The analysis is arguably the most important part of any assessment of discrete piece of work. Essentially the analysis should consider all the information available and answer the question, what does this mean?

To analyse something or some system is to break it down into its components and, by identifying the constituent parts and exploring the relationship between them, find out what it is made of or how it is constructed.

Turney (2011; p.2)

 Many research articles suggest that analysis also goes hand in hand with critical thinking, as both require social workers to look at the information available to them, consider whether this is reliable and how it all fits into the bigger picture.  As indicated at the top of the page, analysis is often about the central question of 'what does this mean for the child?'

As humans, we often form views from very early on, with the adage that 'first impressions last' being very true and very little time spent on analysis.  Einstein captured this when he reportedly said,  "If I had an hour to solve a problem I'd spend 55 minutes thinking about the problem and 5 minutes thinking about solutions."

Awareness of how we think as humans allows a different slant to be taken so, instead of forming a cast iron view which is very difficult to change at the outset, we form hypotheses before setting out to disprove them.  This process is often referred to as a step-wise model of analysis and very much fits in with the Framework for Assessment, as shown in the diagram below.

Based on work by De Mello and Tuille and adapted from Calder and Hackett (2003) Assessment in Childcare: Using and developing frameworks for practice.  P.122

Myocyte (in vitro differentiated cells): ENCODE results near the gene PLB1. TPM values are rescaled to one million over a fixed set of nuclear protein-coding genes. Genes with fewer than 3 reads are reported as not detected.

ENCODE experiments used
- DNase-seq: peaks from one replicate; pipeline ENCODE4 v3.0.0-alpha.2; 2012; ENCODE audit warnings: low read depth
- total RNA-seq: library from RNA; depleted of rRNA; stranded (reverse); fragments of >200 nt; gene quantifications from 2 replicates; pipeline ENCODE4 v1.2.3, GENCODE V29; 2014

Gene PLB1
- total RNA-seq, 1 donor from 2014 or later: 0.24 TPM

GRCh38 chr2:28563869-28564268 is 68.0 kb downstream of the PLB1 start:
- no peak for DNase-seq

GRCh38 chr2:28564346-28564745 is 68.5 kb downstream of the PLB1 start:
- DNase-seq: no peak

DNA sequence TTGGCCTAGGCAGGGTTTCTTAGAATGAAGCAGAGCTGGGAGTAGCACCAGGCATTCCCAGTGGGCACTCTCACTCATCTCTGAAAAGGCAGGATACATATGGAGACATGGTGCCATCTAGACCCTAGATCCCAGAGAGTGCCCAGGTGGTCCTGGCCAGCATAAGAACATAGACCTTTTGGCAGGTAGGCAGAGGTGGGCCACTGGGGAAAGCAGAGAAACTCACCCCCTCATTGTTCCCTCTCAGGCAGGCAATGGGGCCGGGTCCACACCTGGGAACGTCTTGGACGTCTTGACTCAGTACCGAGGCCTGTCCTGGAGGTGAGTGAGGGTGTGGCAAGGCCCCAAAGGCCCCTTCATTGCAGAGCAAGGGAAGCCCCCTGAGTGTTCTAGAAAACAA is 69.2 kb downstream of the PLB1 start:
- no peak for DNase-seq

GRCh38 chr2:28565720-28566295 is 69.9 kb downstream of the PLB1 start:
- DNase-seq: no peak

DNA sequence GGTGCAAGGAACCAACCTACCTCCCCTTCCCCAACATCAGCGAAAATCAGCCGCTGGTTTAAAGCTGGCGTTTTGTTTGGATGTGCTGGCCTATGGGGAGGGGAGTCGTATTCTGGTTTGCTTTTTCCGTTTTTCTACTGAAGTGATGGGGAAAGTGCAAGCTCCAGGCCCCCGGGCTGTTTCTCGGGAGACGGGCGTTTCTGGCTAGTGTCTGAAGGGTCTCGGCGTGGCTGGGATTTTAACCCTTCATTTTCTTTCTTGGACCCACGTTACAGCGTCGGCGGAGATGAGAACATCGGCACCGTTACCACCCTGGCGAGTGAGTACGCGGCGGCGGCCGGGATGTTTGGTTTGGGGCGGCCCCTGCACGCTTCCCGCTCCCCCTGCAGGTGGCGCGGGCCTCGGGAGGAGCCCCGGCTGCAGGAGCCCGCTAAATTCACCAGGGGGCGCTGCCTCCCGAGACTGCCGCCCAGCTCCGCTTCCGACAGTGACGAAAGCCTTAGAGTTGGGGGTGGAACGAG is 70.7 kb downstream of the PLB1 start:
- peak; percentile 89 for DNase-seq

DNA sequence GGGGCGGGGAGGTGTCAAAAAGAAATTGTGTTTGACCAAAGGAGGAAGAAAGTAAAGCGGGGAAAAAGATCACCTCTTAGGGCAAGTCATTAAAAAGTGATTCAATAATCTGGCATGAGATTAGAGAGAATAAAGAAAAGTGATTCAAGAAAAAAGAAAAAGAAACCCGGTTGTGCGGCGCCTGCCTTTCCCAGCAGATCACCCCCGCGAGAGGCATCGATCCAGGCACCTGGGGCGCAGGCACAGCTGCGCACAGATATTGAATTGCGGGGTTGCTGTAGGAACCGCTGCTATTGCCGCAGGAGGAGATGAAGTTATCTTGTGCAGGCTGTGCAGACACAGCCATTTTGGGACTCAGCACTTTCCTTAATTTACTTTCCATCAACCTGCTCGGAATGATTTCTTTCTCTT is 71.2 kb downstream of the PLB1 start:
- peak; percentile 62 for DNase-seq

Using such a model of analysis means that it becomes more than a process which is added onto the end of information gathering, it becomes the driver for information gathering.

The analysis section allows us to present our professional opinion of what is happening and what it means for the child.  This allows us the space to use our professional training and knowledge and from a good analysis a clear plan will follow.

The analysis should not repeat the sections where you have gathered information. It should pull together the information around the child's experience. The following questions might help you structure your analysis. Click the top right corner to copy them into your clipboard, then paste into the analysis section of your assessment:

What we were initially concerned about:

How this changed with the information we gathered: 

What we are worried about now (the risks): 

The views of the child and the family: 

The strengths and protective factors: 

If/how things will be different for this child: 

What we think should happen next: